Volunteers step up during holidays
Updated On: Dec 24 2012 05:00:00 PM EST
Volunteers step up to help during the holidays in South Florida.
"I think we should bring our children as well because I think sometimes they don't understand what they have. They should count their blessing. It's a wonderful experience," said volunteer Peaches Pearson.
Pearson and her co-workers from Home Depot passed out gifts and a holiday lunch for the hundreds of children at His House Children's Home. It's a tradition for her office to do this, one she wouldn't miss for the world.
His House Children's Home houses over 100 children that have been placed there for any number of reasons. Some have been abused, abandoned or have been brought to the country illegally and have no where else to go.
Here they live in cozy, well-decorated cottages, go to a Christian charter school, and are cared for by missionary families. It's a lifestyle that would not be possible without volunteers like Pearson and the thousands that help out every year.
Still, keeping the non-profit home is a struggle. Their children range in age from babies to teens and clothing, feeding and caring for them costs a lot.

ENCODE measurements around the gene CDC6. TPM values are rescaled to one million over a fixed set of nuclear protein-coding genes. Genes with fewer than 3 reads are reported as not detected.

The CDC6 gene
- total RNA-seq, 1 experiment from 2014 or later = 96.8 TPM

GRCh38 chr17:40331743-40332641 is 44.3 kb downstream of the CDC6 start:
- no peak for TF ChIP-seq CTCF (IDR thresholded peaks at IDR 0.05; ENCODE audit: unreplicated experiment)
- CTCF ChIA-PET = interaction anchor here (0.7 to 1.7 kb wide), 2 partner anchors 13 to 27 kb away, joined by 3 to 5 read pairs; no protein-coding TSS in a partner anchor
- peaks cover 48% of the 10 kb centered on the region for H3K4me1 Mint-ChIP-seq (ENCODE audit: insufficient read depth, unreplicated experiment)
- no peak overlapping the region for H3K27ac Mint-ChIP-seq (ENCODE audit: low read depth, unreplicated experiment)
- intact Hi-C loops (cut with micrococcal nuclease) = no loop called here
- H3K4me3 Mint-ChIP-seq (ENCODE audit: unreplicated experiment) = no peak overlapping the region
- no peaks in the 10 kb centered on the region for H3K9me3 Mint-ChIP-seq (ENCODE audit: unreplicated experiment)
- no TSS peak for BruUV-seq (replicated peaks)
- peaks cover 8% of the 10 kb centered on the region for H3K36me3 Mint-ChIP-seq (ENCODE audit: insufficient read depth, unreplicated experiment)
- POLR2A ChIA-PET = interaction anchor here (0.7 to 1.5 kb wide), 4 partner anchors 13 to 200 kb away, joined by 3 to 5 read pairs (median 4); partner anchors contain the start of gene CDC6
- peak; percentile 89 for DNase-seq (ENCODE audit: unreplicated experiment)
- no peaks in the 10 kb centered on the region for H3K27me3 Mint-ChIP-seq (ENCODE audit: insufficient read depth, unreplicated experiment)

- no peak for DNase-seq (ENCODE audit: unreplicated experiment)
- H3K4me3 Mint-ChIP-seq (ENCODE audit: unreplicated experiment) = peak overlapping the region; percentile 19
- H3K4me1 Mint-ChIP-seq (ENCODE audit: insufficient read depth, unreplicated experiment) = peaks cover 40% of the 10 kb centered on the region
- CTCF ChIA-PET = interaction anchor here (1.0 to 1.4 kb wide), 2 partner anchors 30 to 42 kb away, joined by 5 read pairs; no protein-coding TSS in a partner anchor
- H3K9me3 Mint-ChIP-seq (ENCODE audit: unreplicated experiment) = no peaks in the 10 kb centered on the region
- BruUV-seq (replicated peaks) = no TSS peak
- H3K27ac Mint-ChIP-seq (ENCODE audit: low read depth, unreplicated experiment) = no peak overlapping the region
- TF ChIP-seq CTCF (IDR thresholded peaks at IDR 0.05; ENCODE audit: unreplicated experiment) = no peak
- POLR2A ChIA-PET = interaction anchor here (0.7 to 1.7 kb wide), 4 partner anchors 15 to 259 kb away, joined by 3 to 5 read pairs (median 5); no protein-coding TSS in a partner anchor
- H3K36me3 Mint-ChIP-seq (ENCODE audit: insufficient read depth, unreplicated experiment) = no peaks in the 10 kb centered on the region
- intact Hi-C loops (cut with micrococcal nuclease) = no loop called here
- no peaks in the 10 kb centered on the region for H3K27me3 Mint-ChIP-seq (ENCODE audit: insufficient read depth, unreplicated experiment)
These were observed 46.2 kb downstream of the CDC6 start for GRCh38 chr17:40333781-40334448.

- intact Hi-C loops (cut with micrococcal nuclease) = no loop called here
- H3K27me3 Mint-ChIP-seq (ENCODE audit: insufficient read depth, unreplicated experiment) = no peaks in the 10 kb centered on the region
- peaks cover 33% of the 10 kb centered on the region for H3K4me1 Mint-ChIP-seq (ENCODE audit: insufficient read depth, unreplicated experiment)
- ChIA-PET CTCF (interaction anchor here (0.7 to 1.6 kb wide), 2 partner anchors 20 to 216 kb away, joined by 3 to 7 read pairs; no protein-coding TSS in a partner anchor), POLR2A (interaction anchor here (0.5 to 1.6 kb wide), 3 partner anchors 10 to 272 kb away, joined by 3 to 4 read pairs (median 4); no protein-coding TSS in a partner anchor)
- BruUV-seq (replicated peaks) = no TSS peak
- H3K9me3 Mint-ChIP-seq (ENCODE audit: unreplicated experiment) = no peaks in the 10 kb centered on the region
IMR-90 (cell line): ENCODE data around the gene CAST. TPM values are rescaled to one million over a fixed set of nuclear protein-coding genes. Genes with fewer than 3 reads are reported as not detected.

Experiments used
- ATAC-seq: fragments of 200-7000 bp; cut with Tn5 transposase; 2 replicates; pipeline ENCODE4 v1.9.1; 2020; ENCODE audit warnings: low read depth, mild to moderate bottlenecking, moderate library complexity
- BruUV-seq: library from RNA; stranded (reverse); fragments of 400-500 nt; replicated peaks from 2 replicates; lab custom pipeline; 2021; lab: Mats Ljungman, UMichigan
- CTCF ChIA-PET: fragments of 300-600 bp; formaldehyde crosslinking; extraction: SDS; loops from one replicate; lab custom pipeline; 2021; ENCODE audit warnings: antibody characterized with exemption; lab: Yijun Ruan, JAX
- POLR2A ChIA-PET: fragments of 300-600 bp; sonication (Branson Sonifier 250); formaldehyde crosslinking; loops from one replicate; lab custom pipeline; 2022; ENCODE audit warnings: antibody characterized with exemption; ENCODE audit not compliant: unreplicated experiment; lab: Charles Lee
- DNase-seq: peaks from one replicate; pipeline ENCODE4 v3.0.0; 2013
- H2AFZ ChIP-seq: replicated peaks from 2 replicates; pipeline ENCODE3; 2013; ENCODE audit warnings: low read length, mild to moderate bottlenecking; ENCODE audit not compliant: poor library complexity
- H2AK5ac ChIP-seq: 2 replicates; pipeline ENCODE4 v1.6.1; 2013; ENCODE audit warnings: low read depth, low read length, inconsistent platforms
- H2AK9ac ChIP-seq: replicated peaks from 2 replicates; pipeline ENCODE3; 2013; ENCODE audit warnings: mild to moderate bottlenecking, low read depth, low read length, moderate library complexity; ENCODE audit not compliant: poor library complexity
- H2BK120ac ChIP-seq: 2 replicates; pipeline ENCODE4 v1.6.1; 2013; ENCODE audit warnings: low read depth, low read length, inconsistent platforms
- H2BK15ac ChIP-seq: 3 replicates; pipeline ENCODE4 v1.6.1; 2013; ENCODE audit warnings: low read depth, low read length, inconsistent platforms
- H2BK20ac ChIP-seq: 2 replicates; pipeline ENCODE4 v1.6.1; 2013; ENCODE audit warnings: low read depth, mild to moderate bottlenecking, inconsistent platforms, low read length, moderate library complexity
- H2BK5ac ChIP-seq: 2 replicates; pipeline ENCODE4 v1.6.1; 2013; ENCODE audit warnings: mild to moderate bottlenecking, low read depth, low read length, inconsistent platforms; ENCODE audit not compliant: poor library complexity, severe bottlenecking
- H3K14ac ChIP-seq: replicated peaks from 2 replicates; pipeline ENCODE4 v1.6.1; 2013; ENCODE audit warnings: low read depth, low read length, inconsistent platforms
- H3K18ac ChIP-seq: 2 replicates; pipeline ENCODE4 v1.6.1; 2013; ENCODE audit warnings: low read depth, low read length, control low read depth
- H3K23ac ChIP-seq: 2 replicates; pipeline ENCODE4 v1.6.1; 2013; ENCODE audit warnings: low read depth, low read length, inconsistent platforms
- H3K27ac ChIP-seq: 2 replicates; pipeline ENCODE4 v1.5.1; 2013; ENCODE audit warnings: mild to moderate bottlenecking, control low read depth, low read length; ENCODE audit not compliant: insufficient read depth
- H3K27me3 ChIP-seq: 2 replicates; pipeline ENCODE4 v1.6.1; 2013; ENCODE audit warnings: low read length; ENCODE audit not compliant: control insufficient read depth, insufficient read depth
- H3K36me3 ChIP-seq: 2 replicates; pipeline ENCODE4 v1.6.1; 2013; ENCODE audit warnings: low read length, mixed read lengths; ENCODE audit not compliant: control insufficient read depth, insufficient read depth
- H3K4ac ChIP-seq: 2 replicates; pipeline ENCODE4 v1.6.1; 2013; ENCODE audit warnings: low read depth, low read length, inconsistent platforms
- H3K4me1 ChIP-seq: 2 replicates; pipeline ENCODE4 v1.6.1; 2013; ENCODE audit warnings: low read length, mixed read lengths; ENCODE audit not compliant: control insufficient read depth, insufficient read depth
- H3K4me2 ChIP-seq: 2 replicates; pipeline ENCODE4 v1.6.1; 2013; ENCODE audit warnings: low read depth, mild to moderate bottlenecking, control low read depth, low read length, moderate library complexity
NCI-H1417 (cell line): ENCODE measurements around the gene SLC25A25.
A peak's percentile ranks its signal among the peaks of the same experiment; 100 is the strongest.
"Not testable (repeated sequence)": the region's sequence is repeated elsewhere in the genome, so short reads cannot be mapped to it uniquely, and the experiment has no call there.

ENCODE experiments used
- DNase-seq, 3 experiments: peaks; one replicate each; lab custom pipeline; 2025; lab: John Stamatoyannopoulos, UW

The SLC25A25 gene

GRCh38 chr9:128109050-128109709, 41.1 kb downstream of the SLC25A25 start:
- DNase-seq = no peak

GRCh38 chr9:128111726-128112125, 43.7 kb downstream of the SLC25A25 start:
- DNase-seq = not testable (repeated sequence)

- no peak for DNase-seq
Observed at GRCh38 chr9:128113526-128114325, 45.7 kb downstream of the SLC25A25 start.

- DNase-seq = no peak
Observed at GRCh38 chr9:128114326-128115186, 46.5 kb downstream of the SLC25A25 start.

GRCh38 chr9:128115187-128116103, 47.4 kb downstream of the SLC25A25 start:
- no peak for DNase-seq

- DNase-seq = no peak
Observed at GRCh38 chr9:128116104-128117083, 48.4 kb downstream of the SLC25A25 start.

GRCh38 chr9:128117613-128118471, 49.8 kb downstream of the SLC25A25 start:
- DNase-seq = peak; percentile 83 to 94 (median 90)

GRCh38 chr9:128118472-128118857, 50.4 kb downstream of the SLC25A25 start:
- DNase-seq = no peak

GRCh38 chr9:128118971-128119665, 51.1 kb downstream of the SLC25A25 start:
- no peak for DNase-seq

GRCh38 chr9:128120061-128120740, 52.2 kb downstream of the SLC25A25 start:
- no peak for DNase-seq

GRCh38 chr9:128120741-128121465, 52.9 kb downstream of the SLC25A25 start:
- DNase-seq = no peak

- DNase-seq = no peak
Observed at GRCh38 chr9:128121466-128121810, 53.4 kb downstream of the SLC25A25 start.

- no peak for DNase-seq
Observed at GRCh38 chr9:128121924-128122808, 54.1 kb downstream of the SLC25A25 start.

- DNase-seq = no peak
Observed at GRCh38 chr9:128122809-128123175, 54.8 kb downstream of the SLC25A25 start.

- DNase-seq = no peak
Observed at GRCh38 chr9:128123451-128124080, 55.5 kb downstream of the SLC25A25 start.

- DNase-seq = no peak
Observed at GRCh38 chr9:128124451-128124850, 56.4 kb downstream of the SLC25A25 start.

"If it wasn't for the community, we wouldn't be able to have what we have and provide these beautiful homes and a great education," said Sabrina Sosa with His House Children's Home. "It is because of the community. It makes us who we are."
During the holidays, volunteers come and provide food and cheer but all year long, staffers struggle to provide the basics.
"It's not about getting. It's about giving," said Kevin, who attends His House Children's Home in Miami Gardens.
"We need uniforms, essentials like underwear and toiletries, especially clothes and gift cards for the teenagers, " said Sosa.
"I would like to say thank you and give them lots of hugs," said Lela Baptiste, who lives at His House Children's Home.
The needs are similar at Chapman Partnership in Miami, which helps the homeless every day. This time of year people brings toys and food, but the most desperate needs are the things that will help them get back on their feet to leading a normal life.
"We need socks for the kids, underwear, school supplies and uniforms and baby items," said marketing director Patrica Vila.
"To me, it's very touching to spend time with these children who are really hungry for our attention," said Marisela Vega. "Personally, it's a great time for me to give back."
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